Monday, February 6, 2012

Chapter 142 by Jenna Reid: Perchance


I am back in town finally, after having been gone since the twenty seventh of January. In all the confusion, and not realizing I'd be up there so long, I left my laptop behind and updating from the house I was staying in was a no go. Two keyboards up there, and the best of them omitted every other keystroke while typing. I literally updated the Ask Wash column by dictating into my phone using the Google Docs ap and then using the keyboard to correct all the errors.

Fun times. 


But anyways, the support you all have sent our way has been really awesome, and I thank you. It's been a sad, stressful time and  the kind words and thoughts you all have sent have really helped lighten the load. 

So I got back, got on here this morning, and found this beautiful story from Jenna Reid waiting for me. To help me out with the site this week. Well, my mouth just dropped open and I had to settle myself a bit before writing her back.

Because frankly, I wasn't sure I'd be able to clear my head enough to give you anything worthwhile this week. I was gonna do my level best, but I knew from the get go it was going to suck.

Well, this is far beyond worthwhile. I'm not even considering it a guest post. I'm considering it canon. So thanks to Jenna, we have an actual chapter this week. Jenna, thanks again for letting me lean on you a bit. You rock. 

Ask Wash! and the regular chapter postings will resume on schedule next week. 

-gina


  
Wash had settled himself in a chair tucked tight against the wall beside the window, all but invisible in the gloom. Moonshine flooded the station yard, casting weird, sharp shadows, turning the familiar landscape into something altogether foreign. The single square it painted in the room flowed off the edge of the table and onto the bunkhouse floor, angling away from the man sunk into darkness made all the blacker by contrast. From his position he could see the porch and the door, and he rested his carbine lightly across his knees as he kept watch.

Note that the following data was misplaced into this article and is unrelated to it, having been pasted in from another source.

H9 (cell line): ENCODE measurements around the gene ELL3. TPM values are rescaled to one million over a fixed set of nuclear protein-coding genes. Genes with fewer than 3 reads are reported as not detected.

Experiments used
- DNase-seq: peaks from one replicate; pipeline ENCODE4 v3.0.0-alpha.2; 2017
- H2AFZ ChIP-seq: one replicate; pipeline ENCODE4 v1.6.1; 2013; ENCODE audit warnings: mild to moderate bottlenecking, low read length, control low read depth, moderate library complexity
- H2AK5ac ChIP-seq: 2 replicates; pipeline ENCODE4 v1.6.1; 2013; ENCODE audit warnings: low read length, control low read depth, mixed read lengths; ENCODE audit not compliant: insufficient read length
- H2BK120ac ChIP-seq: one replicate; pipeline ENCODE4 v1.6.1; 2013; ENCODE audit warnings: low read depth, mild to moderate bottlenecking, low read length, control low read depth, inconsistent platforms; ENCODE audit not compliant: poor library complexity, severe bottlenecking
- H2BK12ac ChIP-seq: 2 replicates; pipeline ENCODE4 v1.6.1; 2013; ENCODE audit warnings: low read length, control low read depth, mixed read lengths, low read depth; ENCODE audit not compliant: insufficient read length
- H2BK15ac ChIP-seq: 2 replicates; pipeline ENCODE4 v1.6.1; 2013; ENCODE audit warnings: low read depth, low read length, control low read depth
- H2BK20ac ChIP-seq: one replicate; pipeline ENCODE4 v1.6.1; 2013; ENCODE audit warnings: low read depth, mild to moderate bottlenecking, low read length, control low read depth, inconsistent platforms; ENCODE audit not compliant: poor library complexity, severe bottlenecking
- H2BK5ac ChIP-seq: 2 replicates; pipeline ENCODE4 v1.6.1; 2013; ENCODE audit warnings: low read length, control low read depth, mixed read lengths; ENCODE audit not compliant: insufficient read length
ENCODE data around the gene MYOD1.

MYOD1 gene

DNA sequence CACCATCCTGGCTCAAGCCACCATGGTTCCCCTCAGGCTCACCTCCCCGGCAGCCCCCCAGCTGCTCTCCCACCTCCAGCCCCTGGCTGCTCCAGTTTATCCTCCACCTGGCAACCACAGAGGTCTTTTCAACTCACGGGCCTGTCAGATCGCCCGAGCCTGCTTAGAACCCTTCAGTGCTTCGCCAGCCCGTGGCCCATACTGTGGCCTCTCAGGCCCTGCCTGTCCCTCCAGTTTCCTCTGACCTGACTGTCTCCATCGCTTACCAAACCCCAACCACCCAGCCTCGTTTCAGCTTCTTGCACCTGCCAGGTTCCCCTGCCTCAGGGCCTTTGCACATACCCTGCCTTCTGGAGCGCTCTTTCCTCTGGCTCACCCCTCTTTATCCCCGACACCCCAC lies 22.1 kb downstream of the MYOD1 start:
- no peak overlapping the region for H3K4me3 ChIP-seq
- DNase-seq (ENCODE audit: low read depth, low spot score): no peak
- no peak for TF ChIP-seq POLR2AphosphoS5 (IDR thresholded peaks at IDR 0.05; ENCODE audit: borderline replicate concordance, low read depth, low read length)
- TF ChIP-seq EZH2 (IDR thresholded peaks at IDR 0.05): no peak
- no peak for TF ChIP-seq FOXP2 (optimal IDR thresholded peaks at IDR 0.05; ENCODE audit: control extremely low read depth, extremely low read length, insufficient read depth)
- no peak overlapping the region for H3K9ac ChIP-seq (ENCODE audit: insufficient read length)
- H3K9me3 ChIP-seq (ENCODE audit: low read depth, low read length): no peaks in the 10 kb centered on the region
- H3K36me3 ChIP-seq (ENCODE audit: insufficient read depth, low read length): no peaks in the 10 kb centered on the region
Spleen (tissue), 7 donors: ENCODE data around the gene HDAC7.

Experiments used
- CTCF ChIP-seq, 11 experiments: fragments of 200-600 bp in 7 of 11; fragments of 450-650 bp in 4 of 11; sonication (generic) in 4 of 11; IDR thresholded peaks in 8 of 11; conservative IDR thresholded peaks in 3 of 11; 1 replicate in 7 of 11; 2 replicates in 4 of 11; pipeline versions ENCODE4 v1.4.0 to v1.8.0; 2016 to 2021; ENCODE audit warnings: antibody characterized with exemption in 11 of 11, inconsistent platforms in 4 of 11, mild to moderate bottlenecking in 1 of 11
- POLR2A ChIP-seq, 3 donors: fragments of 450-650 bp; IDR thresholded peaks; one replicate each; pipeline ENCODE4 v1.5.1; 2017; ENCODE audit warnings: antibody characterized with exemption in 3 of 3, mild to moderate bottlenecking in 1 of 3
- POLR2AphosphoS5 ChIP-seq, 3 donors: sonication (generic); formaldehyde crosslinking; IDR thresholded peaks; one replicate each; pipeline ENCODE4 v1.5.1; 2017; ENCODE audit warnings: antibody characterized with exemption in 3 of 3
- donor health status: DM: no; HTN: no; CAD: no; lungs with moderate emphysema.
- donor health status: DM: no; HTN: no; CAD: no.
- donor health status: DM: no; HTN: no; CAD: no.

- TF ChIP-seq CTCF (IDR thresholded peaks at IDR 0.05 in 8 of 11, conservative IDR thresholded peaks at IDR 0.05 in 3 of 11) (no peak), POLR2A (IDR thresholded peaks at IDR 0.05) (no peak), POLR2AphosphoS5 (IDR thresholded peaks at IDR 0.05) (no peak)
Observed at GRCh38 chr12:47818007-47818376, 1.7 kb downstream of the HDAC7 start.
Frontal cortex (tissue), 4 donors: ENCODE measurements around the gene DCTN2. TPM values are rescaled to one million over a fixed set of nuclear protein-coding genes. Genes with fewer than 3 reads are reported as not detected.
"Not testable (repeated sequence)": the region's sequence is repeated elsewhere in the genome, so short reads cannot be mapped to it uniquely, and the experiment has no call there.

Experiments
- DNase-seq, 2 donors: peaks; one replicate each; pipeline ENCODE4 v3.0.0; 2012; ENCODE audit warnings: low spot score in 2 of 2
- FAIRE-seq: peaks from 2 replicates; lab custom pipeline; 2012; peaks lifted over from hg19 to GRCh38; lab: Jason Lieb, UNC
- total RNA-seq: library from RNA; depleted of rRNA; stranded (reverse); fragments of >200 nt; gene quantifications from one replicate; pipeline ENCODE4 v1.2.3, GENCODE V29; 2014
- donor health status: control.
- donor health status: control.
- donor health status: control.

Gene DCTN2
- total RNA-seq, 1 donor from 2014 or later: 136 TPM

With his friend on guard, Storm had been able to close his eyes and fall into an uneasy, fitful sleep.

“…got to call for the Doc, Holt, he’s burning up –” 

“I ain’t gettin’ the Doc outta his bed for some damn half-breed horse thief, an’ –“


“Horse thief?!  Goddamnit Holt, you know what he is!  Where’ll we be if he dies on us?”
                              
“In a world with one less filthy red mongrel in it!”

Footsteps, hard-soled boots pounding across creaking boards, and then a door slamming…no…a gunshot…

…Storm cowered, bruised and trembling, on the hard-packed earth behind his Mother’s skirt, in the doorway of a small cabin.  In the yard his Father glared down the barrel of a musket at two strangers; men who radiated threat.  The right man’s hand twitched above his hip as the left one snarled and spat in the dust. 
 

         “You’ll get yours someday, Peltier, you and your mangy Crow whore and your snivelling halfbreed brat.  One day you won’t be here to stop us…” 

Storm didn’t understand; he didn’t understand, and his Mother stood on the threshold, impassive and unafraid, her skirts concealing the heavy pistol in her hand…

…his Mother’s hands caressed his face as she soothed his childish nightmares away with an old, old song.  Her low voice and the crackling of the fire swirled together with the smell of his Father’s pipe smoke into a sensation of warmth and safety…

…and in his bunk in Green River Storm settled deeper into sleep, his dreams flowing down a smoother course.

A fleeting impression of sparkling eyes and flame-red hair resolved into an endless field of stars overhead and a bonfire in front of him.  Surrounded by his Mother’s kin he lounged against a log, drifting pleasantly as the wind and an ancient man together spoke of days gone by…